On the ‘poop’ deck! Tips on taking your dog on a ferry

Going abroad by ferry can be a much more pleasant way to travel with your dog than by plane. While you will be subject to the same regulations for taking a dog abroad regardless of how you get there, the country-specific vaccinations, the pet passport, and a crate big enough for them to spend long stretches of time in it can be easier on both dog and owner, as you’ll at least be able to spend some time together during the journey.

Planning for the sea

Consult with your vet well in advance of departing – they will know which vaccinations and certificates are required in each country. It’s never too early to set this process in motion as it could take months to get everything sorted.

Some ferries will offer kennel services on board, but there’s also a good chance that your dog will have to spend the majority of the journey in your car.

Place a crate long-side against the seat back or boot, secured in place by a seatbelt or luggage straps (or both, if possible) to keep your dog safe and, provided you follow our tips for travelling in a crate, comfortable and happy as well.

Make sure you pack them plenty of water, and keep the windows open at least a little bit to ensure your dog stays cool and well hydrated, and pack some of your dog’s favourite toys in their crate to keep them entertained.

Safe travelling in a dog carrier

Whether you are travelling in a car or by plane, it’s really important to make sure that your dog is in a crate or carrier that is the right size and kitted out with all the right accessories for a comfortable journey.

It’s usually best to start carrier training when your dog is a puppy, but you can still teach an old dog some new tricks – it will just take a bit longer, so start preparing well before your holiday begins.

Find the right carrier

You will need a carrier that is tall enough for them to sit up without hitting their heads and long enough that they can stretch out without being cramped, so make sure you measure them carefully before buying one – you can always bring them in to a store for a size comparison! Make sure it’s not too big, and that bedding covers the whole carrier, so they won’t be tempted to use a corner for soiling. It will also need to be sturdy enough that they can’t chew through it.

Preparation, preparation…

To get your dog used to the carrier, begin leaving their favourite toys or treats just inside the door, moving them further in every day – eventually they will get used to going all the way in, and even lying down inside. Once they’re happy inside, start closing the door for a few minutes at a time. Be sure to reward them with a treat when you do let them out!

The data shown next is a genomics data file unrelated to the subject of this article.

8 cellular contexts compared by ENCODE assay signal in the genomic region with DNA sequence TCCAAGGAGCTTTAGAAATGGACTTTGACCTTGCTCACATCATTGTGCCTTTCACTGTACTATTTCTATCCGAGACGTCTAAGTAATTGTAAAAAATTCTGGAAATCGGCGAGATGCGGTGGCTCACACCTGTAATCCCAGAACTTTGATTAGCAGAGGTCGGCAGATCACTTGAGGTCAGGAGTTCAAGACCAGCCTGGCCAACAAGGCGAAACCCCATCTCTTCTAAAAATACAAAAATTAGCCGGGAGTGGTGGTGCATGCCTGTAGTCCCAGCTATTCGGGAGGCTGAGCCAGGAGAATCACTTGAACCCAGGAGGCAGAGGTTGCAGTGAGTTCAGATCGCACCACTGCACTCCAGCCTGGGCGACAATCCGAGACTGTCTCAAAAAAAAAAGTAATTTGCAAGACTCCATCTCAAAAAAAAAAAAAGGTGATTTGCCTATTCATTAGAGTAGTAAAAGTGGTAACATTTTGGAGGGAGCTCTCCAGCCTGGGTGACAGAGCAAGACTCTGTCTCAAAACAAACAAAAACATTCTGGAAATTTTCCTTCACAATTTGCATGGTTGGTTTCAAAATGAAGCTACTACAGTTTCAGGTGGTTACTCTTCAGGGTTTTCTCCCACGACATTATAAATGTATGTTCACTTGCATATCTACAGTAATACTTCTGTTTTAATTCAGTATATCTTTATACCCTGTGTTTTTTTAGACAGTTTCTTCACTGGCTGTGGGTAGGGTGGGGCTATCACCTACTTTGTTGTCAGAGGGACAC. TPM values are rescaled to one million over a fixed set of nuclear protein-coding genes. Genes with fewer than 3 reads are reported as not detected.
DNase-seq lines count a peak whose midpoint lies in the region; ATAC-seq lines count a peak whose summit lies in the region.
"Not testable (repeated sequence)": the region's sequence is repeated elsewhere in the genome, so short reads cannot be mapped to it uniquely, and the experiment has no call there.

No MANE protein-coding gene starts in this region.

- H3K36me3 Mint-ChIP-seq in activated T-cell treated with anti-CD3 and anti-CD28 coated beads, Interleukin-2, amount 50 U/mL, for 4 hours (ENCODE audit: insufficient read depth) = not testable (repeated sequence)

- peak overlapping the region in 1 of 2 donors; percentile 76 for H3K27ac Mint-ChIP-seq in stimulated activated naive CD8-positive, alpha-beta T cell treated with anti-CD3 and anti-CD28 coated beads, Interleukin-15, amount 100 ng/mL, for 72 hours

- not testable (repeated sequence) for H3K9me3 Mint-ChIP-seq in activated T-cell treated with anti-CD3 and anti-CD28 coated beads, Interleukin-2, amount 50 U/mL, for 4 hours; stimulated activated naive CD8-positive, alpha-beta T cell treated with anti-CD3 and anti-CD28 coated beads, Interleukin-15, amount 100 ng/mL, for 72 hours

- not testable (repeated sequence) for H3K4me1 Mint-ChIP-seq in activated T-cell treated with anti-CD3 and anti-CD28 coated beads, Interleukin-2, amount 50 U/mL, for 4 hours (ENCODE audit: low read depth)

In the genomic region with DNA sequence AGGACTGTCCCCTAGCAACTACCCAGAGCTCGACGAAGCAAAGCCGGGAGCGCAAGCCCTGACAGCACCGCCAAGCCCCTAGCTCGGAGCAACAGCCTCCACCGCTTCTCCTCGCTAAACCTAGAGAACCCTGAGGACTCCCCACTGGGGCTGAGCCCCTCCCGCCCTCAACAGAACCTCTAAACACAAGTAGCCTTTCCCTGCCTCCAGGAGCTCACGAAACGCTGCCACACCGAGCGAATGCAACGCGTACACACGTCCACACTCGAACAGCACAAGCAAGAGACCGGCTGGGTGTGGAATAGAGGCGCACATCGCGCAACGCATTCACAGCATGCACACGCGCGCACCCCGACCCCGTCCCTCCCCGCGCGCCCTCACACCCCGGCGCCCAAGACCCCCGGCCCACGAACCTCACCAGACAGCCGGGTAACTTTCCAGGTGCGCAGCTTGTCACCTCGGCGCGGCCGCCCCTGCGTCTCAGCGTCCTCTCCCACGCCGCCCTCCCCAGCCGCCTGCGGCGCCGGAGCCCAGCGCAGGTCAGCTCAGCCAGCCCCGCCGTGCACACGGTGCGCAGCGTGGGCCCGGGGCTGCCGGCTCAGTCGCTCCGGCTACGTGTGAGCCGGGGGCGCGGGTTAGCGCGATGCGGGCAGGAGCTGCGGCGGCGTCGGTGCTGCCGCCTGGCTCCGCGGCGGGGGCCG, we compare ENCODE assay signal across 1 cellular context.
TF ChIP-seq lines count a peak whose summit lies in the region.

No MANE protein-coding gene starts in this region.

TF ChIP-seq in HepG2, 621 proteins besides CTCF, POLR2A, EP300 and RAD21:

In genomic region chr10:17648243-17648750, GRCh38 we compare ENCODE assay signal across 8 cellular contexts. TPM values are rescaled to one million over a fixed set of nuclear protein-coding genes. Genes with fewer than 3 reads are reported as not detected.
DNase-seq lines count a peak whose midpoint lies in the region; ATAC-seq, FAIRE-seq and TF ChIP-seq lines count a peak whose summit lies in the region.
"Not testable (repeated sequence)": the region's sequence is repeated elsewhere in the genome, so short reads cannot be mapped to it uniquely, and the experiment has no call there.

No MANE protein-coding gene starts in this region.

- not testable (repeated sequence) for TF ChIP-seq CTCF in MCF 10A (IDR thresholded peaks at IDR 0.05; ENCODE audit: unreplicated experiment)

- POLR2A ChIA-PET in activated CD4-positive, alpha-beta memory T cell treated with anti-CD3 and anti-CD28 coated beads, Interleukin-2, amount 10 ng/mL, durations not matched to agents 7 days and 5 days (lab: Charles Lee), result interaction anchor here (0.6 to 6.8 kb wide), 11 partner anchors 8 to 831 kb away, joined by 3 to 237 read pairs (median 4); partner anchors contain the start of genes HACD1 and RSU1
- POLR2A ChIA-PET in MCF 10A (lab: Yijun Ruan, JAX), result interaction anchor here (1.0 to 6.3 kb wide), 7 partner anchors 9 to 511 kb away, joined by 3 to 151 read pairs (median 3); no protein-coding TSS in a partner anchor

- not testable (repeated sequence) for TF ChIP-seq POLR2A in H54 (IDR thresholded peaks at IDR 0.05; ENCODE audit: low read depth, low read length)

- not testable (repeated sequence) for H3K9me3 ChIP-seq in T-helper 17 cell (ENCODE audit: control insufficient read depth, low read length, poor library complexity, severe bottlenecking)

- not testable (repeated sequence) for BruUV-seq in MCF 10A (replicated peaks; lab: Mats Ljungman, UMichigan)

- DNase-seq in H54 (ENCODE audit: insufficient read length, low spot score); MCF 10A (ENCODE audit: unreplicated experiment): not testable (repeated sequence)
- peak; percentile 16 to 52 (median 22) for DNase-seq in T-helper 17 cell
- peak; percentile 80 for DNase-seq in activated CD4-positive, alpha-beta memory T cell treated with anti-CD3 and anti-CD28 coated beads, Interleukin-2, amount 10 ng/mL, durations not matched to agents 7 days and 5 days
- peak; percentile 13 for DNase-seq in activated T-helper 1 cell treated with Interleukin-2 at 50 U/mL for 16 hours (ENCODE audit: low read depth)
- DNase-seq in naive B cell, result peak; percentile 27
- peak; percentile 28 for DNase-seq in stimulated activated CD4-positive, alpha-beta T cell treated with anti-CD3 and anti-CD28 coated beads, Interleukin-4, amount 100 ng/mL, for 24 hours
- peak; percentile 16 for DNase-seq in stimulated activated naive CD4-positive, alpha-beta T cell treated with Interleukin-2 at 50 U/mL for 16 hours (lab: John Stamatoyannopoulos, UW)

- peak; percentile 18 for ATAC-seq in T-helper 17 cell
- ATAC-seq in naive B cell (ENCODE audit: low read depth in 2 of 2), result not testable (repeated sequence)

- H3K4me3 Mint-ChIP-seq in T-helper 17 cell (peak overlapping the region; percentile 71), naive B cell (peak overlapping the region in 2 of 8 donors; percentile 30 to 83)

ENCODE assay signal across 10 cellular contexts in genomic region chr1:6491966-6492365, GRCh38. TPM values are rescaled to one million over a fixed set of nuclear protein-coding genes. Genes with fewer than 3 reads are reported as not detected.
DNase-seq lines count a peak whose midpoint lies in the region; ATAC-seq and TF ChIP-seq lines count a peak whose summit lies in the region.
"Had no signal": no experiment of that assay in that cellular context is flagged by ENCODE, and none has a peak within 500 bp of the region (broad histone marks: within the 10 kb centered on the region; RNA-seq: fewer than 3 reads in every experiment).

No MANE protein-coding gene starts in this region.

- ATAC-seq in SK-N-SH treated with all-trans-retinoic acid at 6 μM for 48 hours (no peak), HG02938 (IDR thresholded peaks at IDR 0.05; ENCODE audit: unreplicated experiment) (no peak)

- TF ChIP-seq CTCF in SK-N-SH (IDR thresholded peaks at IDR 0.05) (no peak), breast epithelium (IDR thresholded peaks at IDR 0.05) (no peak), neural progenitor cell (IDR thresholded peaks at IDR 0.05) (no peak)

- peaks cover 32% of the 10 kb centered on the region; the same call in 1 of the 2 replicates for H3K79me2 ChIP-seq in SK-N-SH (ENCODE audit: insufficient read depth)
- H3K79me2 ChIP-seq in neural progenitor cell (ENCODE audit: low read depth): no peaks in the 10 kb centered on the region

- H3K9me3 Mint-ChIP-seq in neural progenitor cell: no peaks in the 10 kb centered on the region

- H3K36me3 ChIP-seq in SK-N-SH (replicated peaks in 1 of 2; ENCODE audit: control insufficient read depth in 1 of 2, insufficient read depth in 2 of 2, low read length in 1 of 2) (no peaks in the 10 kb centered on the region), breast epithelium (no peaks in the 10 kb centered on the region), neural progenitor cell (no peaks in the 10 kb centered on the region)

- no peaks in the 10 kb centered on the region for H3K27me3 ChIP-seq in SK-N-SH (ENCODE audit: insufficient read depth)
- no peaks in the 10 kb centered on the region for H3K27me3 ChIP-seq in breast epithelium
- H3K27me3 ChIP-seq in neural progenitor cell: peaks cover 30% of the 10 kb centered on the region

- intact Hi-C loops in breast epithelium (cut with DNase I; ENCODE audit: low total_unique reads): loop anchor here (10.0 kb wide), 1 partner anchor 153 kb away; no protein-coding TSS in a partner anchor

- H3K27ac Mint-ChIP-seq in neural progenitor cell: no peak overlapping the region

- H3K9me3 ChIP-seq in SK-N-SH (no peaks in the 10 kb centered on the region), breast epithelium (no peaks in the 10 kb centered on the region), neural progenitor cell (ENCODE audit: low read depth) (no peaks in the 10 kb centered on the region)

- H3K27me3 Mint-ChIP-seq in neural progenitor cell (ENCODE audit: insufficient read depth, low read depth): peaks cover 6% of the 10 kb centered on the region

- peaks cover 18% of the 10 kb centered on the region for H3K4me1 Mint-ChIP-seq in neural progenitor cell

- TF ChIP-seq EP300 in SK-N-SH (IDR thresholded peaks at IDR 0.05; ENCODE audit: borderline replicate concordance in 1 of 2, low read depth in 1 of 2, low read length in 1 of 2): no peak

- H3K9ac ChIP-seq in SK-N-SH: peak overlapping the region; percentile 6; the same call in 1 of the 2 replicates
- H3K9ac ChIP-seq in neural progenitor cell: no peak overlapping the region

Gradually start leaving your dog for longer and longer periods – eventually they will be happy to lie in the carrier and fall asleep. You will also need to leave the house for short periods while they are in the carrier, to get them used to being alone, and so they learn that you will come back for them. Don’t let them out just because they bark, or they will think that barking is the key to being released.

Keep them calm

If your dog is still a little bit anxious in the carrier, spray their bedding with a pheromone spray such as Adaptil a few days before you leave, as it can help alleviate travel stress. On the day, remove your dog’s collar and tags – they could get caught in the carrier. Don’t feed them immediately before you leave to help avoid travel sickness, but make sure they have plenty of water available to them.

Ideally, the crate should be placed with the long side against the seat back, held in place with a seatbelt and luggage straps. While you’re on the road, make sure you take regular rest breaks for both you and your dog. Let them out of the carrier to stretch their legs and relieve themselves, and you’ll have one happy road-tripping dog!

On the deck

The rules will vary from operator to operator, so make sure you check with them in advance of any bookings, and research other passengers’ pet experiences to avoid any unpleasant surprises. Pet facilities often book up quickly, too, so plan well ahead. Many ferry operators will allow your dog to accompany you on deck or in a cabin, but will usually require a muzzle and lead at all times.

If they do insist that your dog is confined to the car, make sure you spend plenty of time with them, and let them out of the crate if possible to give them a chance to stretch their legs. As always, start planning early, and research everything carefully for the key to a comfortable journey with your dog!

(Article source: Pets at Home)

 


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